So why are we humble poets still trying to write in regular metre and rhyme? Certainly Shakespeare, Milton, Marlowe, Wordsworth, Browning and Tennyson did it, but their major works were written in blank verse.

I won’t quote Shakespeare because he’s too familiar.
But here’s Marlowe. When Dr Faustus asks the demon how he got out of hell, the demon replies:

Why this is hell, nor am I out of it.

You can’t do better than that merely by rhyming.

And Milton: from Paradise Lost

How comely it is and how reviving
To the spirits of just men long oppressed
When God into the hands of their delivererPuts invincible might . . .

Now that makes my scalp contract, and I’m not even a believer.

Browning?

For me, I think I speak as I was taught;
I always see the garden and God there
A-making man’s wife: and my lesson learned,
The value and significance of flesh,
I can’t unlearn ten minutes afterwards.

These were the greats, ah but there were lesser lights: Robert Southey, pilloried by Byron; Colley Cibber, eaten alive by Pope, Mrs Felicia Hemans (“The boy stood on the burning deck”), parodied by everyone and Spike Milligan’s favourite awful poet, William McGonigle.

And now I’ll make my daring statement: If you and I persist in trying to write verse that scans and rhymes, we’ll almost certainly put ourselves into the second camp – the also-rans. We’ll be the kind of dunces that Alexander Pope lacerated in The Dunciad.

Of course there are great poets who have written in our age and written brilliantly in regular forms: the Welsh poets Dylan Thomas and R. S. Thomas, Robert Graves, Ted Hughes, W. H. Auden (and in Australia A. D. Hope and James McAuley). But quite apart from their greatness, there is, I believe, one great difference between these and the earlier poets. These later poets wrote verse to be spoken. I am convinced that the earlier lot wrote verse to be bellowed.

There exists a wax cylinder of Tennyson reading from his own works. It was damaged by heat soon after it was made and the words can hardly be made out, but through the noise you can hear the tone – the tone of a Nineteenth Century politician addressing a crowd – no microphones, no amplifiers. If Tennyson were alive today and read his works in that way, we’d all fall about laughing.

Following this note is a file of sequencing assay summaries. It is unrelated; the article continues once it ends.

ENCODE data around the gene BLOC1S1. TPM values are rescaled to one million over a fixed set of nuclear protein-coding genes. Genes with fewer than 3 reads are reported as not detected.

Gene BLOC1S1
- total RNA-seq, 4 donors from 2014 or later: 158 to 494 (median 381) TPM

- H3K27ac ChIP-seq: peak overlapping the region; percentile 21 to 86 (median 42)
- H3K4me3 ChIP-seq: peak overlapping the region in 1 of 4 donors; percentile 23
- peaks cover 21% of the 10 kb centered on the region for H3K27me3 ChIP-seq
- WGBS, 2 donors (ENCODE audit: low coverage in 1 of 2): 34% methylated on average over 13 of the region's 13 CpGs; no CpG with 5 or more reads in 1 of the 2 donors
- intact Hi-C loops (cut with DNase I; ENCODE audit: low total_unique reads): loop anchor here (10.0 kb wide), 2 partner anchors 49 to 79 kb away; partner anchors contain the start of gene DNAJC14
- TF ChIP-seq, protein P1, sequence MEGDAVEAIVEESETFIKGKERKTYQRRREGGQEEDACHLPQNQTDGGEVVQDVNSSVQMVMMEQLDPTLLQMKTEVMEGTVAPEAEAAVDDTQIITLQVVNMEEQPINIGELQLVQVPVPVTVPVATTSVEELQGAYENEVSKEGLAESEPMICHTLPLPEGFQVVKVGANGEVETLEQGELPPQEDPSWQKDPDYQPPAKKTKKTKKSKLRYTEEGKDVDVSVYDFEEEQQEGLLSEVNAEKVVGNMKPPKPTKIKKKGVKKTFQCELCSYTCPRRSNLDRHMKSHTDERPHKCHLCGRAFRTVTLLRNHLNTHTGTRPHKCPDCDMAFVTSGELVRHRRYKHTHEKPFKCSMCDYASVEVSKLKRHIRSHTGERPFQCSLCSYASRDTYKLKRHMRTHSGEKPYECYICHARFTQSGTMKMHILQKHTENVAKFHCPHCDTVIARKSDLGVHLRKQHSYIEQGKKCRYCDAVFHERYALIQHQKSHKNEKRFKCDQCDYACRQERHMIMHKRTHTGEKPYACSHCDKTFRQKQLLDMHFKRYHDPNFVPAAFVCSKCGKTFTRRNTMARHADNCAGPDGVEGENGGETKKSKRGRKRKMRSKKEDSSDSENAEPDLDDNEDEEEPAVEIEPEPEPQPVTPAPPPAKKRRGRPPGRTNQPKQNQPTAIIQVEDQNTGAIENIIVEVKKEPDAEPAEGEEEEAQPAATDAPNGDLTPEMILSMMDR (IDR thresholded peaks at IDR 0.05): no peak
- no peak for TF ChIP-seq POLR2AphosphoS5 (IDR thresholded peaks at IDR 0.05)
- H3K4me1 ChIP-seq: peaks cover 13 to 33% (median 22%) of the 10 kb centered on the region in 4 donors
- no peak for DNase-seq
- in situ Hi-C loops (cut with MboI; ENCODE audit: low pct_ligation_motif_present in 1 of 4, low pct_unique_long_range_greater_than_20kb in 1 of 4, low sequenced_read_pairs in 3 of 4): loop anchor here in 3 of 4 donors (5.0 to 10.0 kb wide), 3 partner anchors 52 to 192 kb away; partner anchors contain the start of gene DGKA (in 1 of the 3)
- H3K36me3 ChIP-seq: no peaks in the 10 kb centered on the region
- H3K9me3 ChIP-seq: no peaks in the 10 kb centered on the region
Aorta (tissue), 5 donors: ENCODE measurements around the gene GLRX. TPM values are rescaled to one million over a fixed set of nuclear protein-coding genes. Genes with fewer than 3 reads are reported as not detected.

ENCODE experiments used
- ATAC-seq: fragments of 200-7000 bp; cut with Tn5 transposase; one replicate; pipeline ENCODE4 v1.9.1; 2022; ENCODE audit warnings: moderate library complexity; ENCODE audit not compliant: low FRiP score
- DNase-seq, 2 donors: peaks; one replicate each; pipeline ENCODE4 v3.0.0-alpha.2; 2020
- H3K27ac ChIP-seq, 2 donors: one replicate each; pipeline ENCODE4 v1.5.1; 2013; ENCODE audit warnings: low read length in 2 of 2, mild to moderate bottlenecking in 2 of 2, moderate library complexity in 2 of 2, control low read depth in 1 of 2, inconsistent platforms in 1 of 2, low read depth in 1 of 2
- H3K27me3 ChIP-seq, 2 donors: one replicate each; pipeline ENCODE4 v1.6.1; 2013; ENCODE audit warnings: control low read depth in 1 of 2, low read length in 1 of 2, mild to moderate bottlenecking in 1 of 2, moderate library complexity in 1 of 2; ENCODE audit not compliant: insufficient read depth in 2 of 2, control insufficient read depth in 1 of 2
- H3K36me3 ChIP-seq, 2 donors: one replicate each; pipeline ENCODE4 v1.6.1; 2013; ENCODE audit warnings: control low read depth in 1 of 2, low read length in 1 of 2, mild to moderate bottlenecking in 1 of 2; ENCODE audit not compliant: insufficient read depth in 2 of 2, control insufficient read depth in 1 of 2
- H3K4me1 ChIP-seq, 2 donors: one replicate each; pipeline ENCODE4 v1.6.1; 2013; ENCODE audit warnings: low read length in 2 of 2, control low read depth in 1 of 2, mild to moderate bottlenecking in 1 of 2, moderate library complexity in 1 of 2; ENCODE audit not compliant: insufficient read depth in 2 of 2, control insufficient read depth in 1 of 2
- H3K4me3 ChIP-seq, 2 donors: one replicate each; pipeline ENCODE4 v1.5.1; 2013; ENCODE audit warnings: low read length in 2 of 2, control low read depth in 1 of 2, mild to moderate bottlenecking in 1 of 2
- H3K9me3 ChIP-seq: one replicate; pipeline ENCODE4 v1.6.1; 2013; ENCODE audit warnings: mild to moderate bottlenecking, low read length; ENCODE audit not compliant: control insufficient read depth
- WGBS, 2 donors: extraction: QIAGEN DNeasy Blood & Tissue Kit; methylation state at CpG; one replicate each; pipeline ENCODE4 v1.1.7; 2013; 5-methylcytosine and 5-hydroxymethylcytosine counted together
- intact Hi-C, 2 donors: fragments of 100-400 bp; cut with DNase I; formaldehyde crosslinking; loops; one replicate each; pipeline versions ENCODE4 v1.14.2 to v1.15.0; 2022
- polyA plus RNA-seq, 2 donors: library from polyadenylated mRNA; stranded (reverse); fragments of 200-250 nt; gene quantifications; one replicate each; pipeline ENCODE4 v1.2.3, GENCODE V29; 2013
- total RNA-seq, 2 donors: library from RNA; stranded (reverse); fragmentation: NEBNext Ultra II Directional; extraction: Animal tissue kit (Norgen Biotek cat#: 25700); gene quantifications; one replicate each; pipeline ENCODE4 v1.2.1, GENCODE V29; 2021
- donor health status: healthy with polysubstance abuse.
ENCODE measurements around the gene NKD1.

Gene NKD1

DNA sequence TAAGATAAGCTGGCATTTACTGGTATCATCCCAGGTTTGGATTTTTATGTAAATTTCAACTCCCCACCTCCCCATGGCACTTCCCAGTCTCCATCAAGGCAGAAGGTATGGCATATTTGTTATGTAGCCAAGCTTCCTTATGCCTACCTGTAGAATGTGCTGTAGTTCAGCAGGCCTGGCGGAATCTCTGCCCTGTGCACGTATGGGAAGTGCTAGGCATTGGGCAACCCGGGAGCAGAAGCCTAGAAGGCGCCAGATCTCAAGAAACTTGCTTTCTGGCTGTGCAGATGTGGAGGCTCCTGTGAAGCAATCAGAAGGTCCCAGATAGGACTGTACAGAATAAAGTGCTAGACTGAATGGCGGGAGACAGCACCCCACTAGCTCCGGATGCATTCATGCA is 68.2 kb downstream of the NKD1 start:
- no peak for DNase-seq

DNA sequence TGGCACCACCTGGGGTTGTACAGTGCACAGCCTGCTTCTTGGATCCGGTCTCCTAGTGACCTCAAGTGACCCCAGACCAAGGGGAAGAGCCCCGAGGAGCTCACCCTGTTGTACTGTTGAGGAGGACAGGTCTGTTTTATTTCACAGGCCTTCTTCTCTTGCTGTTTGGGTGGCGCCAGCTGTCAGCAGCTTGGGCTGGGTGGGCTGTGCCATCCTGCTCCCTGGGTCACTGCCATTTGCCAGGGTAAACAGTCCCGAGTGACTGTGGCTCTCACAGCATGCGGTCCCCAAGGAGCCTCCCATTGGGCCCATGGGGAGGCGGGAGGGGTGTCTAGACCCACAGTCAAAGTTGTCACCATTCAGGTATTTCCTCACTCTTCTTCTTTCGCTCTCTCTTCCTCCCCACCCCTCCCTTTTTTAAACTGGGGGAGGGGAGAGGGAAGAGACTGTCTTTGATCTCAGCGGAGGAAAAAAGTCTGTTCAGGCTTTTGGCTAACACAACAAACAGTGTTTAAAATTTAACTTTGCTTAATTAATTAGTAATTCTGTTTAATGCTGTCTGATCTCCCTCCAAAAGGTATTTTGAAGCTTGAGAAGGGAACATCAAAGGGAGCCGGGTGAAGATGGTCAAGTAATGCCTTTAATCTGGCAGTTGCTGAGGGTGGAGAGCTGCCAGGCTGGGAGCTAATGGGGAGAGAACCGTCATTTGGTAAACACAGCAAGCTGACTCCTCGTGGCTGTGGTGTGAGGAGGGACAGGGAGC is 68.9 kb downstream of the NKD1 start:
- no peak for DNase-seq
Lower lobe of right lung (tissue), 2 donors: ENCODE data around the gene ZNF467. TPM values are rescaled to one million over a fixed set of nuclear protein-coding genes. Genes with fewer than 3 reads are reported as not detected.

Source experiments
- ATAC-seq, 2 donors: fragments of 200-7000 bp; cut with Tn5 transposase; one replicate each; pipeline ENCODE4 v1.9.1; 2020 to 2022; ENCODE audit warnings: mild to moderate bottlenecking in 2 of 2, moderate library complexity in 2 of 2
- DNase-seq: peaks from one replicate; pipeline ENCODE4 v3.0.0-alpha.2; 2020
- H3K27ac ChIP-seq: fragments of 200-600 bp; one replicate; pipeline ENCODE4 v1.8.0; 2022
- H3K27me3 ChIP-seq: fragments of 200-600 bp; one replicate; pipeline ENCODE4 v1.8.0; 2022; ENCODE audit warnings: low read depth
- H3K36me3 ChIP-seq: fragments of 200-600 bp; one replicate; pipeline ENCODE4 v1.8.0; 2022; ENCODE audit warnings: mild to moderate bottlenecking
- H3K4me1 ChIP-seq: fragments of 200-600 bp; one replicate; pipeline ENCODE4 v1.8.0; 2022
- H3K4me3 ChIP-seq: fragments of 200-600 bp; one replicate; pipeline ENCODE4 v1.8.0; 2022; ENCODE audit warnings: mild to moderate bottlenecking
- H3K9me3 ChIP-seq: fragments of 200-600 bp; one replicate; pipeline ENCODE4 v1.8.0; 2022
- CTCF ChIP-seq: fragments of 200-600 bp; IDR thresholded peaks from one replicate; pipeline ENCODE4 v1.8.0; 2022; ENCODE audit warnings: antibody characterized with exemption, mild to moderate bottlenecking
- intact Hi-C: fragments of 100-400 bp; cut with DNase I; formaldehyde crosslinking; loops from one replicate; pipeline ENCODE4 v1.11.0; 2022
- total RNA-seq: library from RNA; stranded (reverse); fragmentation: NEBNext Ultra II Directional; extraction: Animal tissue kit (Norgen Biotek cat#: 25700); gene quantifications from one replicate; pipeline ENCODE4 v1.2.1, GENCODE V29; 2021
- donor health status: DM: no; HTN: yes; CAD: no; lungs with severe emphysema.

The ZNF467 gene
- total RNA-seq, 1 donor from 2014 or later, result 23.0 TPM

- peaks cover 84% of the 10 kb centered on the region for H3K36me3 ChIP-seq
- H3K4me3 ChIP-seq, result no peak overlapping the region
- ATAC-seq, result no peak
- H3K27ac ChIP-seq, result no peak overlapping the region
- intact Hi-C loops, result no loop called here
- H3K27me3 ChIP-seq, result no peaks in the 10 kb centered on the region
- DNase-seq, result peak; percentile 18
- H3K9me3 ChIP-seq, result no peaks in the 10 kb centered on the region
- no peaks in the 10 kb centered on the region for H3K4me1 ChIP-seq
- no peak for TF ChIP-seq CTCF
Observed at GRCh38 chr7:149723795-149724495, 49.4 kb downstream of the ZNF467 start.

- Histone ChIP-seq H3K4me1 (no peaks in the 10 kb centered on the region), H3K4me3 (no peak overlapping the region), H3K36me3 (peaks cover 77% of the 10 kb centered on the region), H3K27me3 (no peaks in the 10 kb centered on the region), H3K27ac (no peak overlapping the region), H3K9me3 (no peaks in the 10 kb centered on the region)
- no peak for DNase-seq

Which is pretty much what we did when I was at school and our teachers insisted we learn poetry. It was supposed to be good for us – trained the memory, exercised the lungs and vocal chords. But my fellow schoolkids thought it was a load of crap. Whenever we had to memorise a poem, we’d gather together to make a parody of it:

Captain Cook, the red-arsed chook
Went sailing down the river.
He struck a rock
And bruised his . . .

Well, you can guess the rest.

I was just as barbaric as the rest of them. But I had a secret. I actually liked poetry. I couldn’t, of course, admit to this – not if I wanted to come home with my teeth intact. I wanted to play football and cricket and get into fights, but there was a difficulty. I was as blind as a bat. I’ve never quite been able to see a ball in flight. The only way I could mark a football was to wait for it to hit me in the face. But I wanted to be in with everybody else, so I laughed with them and agreed that poetry was crap. When we all left school vowing never to open any publication in future unless it had nudies or footballers in it, I swaggered with them, while secretly buying the Penguin poets.

Yet I believe boys really like verse, as long as it shows energy and wit and spirit. Think of the two rude poems often attributed to Henry Lawson – The Good Ship Venus and The Leader of the Push (based on Lawson’s less outrageous The Captain of the Push).

From The Good Ship Venus:

The cabin boy’s name was Skipper,
A crafty little nipper,
He lined his arse
With broken glass,
And circumcised the skipper.

From The Leader of the Push:

Shall we knock him down and kick ’im?
Said the leader of the push.
We’ll knock him down and fuck ’im,
Said the bastard from the bush.

Lovely stuff. It still appeals to me (which may tell you a lot about my cultural limitations).

Back to the Penguin Poets. Reading them, I eventually acquired what used to be (somewhat pretentiously) called a florilegium, a kind of ideal anthology carried in the head. (Florilegium is Latin, Anthology Greek; they both originally meant a collection of flowers.) And this is precisely what all the great poets did. (I need italics here so that you won’t be under the impression that I consider myself great – or, for that matter, a poet.) Milton spent years acquiring his poets in half-a-dozen languages. Keats was a walking, talking anthology when he died in his early twenties. W.H. Auden and Robert Graves both advised young poets to memorise thousands of lines as part of their training.

It’s as true today as it was 600 years ago that the only way to learn the craft of verse is to study the great originals until you know all their tricks, then you can forge your own style. If you do this, you may come to the conclusion (as I have) that the gods did not intend you to be a poet. This is a good thing. It means you won’t make an idiot of yourself in public. Consider this perfectly sincere and deeply felt death notice.

God seen that you was weary,